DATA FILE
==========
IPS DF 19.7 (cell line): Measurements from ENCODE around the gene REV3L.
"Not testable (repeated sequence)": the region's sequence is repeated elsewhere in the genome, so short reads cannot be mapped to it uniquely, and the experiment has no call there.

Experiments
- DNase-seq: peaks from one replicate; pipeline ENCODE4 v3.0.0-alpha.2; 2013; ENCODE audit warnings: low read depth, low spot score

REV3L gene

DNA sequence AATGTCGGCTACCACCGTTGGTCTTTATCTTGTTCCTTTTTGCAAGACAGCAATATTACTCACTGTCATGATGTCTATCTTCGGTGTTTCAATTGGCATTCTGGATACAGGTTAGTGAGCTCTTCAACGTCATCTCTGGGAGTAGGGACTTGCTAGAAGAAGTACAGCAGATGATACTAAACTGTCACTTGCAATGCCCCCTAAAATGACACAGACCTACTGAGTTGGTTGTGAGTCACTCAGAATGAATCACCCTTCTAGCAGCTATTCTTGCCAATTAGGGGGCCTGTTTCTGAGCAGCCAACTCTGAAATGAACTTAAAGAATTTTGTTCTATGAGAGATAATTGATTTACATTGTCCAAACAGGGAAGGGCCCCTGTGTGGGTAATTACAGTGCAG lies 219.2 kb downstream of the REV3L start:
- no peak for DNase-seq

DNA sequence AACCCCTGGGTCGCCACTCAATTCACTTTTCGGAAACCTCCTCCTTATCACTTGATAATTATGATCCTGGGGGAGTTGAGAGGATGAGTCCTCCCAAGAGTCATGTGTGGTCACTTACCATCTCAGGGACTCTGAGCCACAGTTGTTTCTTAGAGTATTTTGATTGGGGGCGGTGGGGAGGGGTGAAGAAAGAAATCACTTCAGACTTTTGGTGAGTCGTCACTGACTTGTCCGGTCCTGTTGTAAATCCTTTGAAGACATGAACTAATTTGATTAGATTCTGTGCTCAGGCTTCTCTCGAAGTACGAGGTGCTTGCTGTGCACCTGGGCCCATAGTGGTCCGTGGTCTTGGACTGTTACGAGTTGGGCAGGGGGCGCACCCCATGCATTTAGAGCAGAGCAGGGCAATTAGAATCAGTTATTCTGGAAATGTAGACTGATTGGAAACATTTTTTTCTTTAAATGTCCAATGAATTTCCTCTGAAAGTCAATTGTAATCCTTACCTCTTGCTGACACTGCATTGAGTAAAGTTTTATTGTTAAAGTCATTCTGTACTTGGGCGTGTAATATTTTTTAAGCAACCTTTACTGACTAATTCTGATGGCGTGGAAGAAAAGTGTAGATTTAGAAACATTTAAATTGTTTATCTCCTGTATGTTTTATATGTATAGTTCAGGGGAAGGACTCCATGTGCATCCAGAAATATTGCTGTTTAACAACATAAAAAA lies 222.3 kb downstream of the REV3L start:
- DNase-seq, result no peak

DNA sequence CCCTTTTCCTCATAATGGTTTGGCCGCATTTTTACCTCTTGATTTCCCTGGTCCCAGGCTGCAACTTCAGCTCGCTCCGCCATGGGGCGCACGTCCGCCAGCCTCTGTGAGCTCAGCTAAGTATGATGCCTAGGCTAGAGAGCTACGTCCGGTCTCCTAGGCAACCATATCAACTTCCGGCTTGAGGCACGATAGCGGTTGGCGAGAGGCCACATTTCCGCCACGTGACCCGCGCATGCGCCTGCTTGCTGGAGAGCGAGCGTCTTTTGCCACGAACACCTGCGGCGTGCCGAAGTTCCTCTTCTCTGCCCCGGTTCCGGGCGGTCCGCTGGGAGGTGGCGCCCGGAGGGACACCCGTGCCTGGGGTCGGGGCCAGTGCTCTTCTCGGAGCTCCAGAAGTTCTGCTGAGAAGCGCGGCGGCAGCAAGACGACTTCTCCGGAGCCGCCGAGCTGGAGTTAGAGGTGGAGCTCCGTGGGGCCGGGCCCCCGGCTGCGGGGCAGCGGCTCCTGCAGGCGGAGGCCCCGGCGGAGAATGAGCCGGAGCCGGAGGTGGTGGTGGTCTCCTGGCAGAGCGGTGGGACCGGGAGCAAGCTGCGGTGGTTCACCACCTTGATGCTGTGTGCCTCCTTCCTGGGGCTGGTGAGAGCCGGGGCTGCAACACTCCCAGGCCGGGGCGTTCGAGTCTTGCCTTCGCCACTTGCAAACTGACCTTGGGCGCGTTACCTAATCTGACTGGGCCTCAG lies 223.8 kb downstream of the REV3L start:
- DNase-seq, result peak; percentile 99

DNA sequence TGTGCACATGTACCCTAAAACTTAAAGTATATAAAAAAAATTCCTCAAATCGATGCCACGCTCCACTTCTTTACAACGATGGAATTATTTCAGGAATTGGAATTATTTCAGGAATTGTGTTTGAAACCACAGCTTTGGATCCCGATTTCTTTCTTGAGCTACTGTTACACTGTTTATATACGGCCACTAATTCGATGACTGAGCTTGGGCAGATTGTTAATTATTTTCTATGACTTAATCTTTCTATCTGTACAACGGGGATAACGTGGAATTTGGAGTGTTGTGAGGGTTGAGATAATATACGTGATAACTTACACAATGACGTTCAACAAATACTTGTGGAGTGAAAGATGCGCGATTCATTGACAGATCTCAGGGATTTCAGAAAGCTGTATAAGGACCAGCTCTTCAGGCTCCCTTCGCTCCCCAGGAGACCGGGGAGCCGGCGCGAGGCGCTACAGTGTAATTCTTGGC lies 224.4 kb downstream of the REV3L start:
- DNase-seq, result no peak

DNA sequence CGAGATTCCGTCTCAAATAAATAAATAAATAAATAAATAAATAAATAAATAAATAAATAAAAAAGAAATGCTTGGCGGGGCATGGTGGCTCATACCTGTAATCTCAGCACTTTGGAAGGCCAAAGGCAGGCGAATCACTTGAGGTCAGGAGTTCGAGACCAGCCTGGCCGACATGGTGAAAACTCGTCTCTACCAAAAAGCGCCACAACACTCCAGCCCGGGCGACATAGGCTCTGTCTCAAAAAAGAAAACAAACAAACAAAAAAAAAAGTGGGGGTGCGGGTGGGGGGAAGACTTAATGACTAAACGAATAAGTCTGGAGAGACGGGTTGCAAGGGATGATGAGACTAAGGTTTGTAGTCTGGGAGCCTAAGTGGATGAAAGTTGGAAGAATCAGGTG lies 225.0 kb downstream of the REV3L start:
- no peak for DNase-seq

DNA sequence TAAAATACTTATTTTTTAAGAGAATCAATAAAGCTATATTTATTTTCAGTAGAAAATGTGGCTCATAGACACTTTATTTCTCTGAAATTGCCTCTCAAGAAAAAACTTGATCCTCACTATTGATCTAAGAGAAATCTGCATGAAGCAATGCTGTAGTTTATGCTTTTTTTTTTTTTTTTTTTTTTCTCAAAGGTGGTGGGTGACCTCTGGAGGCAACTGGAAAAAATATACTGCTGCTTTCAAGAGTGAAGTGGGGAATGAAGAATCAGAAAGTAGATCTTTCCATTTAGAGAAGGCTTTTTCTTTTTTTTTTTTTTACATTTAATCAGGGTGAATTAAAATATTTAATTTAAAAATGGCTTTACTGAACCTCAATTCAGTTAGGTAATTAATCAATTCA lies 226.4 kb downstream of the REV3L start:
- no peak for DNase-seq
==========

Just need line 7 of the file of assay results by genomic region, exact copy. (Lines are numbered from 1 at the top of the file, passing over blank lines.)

- no peak for DNase-seq